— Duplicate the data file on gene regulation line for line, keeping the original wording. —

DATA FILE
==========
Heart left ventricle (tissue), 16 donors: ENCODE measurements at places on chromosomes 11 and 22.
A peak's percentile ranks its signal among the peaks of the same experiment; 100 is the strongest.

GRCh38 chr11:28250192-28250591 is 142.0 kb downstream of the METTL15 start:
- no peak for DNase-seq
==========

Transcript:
Heart left ventricle (tissue), 16 donors: ENCODE measurements at places on chromosomes 11 and 22.
A peak's percentile ranks its signal among the peaks of the same experiment; 100 is the strongest.

GRCh38 chr11:28250192-28250591 is 142.0 kb downstream of the METTL15 start:
- no peak for DNase-seq